Jared Leto, infamous Suicide Squad alum and lead singer of his self-founded band, Thirty Seconds To Mars, portrays Morbius the Living Vampire, a.k.a Dr. Michael Morbius, Ph.D., in the upcoming Marvel film, Morbius. Rather than originating from supernatural means, Michael Morbius, an exceptionally talented biochemist, performed an experiment intended to cure his rare blood disease. When the experiment fails, Morbius was imbued with pseudo-vampiric superhuman abilities and physical traits, thus earning him the nickname, “The Living Vampire”. In preparation for Morbius‘ release in January 2022, here is a brief history of vampires and an analysis of how Michael Morbius compares to the blood-sucking legends.
Vampires Originated in Folklore
For centuries, the history of vampires has been debated by professionals and scientists alike. Mentions of vampires date back to the 1800s; their existence stems from superstition and they were popular figures in mythology. Vampires properly originating in folklore were widely reported from Eastern Europe in the late 17th and 18th centuries. Afterward, the legend of vampires was integrated into British and German culture, where they were established and popularized.
However, a rare blood disease could be the true origin of the bloodsucker myth. As Scientific American states, the history of vampires’ distinguishable features could be linked to cases of a rare blood disorder called “porphyria” in Eastern Europe may be the root of certain physical characteristics attributed to vampires. Porphyria is sometimes referred to colloquially as the “vampire” disease; the reason being that people with this condition often experience symptoms following exposure to sunlight.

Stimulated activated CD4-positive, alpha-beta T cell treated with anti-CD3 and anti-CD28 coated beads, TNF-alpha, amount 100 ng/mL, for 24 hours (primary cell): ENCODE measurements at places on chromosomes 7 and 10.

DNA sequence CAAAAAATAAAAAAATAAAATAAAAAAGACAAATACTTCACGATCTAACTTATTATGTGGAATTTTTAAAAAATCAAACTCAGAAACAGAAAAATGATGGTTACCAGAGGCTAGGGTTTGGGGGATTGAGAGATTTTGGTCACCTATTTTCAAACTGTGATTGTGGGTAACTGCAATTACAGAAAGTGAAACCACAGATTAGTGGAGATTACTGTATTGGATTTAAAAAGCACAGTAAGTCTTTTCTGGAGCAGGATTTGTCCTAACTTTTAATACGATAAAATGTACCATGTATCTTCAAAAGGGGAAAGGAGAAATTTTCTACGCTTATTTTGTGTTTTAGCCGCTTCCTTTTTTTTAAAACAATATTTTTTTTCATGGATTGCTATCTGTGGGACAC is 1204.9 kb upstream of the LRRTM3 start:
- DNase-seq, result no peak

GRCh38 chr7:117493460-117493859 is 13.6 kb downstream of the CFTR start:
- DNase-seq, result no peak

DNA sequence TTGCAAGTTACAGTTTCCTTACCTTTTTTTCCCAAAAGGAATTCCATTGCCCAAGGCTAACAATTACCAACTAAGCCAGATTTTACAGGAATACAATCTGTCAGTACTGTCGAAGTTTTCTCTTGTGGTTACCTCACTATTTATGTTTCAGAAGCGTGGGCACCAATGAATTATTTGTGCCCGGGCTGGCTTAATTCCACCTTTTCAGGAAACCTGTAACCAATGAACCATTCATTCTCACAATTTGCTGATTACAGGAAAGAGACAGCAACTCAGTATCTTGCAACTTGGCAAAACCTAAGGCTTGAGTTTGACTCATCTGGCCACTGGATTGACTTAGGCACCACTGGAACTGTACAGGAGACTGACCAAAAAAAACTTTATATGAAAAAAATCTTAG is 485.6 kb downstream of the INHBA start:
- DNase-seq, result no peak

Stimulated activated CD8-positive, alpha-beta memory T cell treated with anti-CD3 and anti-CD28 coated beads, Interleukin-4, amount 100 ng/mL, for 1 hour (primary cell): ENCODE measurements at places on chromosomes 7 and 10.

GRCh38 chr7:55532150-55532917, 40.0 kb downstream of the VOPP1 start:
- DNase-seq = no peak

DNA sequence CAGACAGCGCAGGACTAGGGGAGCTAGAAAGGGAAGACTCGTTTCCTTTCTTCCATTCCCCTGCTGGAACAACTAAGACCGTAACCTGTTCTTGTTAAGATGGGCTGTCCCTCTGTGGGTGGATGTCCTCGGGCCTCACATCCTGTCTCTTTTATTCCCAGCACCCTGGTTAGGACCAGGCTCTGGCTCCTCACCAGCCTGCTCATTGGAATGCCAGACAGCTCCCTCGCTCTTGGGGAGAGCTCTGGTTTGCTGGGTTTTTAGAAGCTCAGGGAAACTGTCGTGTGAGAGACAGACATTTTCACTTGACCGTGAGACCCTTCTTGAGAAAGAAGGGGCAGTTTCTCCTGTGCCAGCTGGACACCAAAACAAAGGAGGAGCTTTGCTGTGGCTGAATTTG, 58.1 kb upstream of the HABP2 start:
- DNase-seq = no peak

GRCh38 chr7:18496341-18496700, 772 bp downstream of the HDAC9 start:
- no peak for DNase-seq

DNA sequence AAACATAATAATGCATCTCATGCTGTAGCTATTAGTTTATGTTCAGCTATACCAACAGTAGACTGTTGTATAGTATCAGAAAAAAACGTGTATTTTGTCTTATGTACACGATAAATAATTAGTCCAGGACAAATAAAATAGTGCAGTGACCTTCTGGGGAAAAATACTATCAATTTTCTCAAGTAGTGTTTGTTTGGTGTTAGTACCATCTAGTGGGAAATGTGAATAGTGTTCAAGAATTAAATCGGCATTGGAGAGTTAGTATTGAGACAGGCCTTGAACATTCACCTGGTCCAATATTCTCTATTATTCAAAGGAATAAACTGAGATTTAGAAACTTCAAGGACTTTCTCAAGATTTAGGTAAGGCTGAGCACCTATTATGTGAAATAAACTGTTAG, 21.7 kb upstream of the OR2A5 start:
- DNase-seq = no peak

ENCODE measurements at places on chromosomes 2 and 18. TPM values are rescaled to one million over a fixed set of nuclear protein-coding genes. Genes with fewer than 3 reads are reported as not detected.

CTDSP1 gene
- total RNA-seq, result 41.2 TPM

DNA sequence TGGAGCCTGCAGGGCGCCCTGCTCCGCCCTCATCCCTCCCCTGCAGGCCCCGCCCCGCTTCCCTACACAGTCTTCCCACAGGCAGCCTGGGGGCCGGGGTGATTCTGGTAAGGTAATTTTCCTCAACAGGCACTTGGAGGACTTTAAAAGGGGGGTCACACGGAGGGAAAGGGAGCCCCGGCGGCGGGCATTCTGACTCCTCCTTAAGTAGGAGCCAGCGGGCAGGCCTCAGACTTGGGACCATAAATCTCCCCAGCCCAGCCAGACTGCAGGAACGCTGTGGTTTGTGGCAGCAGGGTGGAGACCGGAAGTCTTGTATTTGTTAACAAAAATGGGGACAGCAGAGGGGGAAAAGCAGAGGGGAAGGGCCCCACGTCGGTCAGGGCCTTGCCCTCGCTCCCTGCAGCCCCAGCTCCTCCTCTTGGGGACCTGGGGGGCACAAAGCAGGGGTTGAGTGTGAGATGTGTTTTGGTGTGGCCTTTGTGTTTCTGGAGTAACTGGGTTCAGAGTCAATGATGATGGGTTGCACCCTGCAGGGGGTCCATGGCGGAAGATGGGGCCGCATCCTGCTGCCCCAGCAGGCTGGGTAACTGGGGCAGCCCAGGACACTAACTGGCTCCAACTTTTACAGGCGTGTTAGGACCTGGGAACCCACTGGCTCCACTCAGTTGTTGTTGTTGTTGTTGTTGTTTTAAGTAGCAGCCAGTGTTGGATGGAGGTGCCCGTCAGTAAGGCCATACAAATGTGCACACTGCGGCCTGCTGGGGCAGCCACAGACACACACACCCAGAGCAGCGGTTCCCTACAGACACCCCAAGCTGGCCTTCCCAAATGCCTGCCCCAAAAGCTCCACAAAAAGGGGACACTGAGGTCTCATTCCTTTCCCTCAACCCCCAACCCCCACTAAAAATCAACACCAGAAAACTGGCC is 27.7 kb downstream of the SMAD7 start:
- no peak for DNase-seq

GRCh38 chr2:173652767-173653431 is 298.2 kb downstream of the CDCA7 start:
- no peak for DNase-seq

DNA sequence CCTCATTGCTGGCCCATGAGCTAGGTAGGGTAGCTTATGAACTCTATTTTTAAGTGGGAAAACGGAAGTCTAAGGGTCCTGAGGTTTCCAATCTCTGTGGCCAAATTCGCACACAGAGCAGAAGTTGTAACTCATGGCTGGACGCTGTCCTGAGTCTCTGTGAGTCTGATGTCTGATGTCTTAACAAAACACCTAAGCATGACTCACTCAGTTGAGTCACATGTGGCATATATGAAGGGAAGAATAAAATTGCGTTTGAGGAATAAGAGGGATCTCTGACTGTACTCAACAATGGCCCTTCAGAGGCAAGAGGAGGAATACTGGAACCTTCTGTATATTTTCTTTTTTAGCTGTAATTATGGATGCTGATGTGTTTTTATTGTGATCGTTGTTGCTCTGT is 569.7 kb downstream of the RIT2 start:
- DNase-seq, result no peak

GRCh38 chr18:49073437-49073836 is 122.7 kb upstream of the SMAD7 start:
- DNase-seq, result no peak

As the BBC reports, “The effects of sensitivity to light can be so severe that sufferers lose their ears and noses—a physiognomy echoed in the looks of vampires such as Nosferatu.” Nowadays, the modern concept of vampires follows this visual reference for designing the widely accepted appearance of vampires in media portrayals, such as Michael Morbius’ physical distinctions in Marvel’s Morbius.
Vampires Share Distinctions With “Strigoi”
Vampires have long been associated with Transylvania, a region in Romania, that became the permanent residence of the fictional character, Dracula – or “Count” Dracula. In Romania, fears of the “strigoi” – once-human monsters who need blood to survive – have circulated for hundreds of years.
Strigoi in Romanian mythology are troubled spirits that are said to have risen from the grave; they possess the abilities to transform into an animal, become invisible, and gain vitality from the blood of their victims. These qualities are comparable to what modern society knows as the mythical creatures, vampires.
Vampires Became Scary Sex Appeal in The 19th Century
In the 19th Century, the vampire presence changed dramatically. While paying homage to their origin and history, vampires blended sexy and scary to appeal to more modern audiences. Vampires became the center of romantic tales incorporating elements of gothic and horror. As the 19th Century progressed, vampires continued to have a major makeover.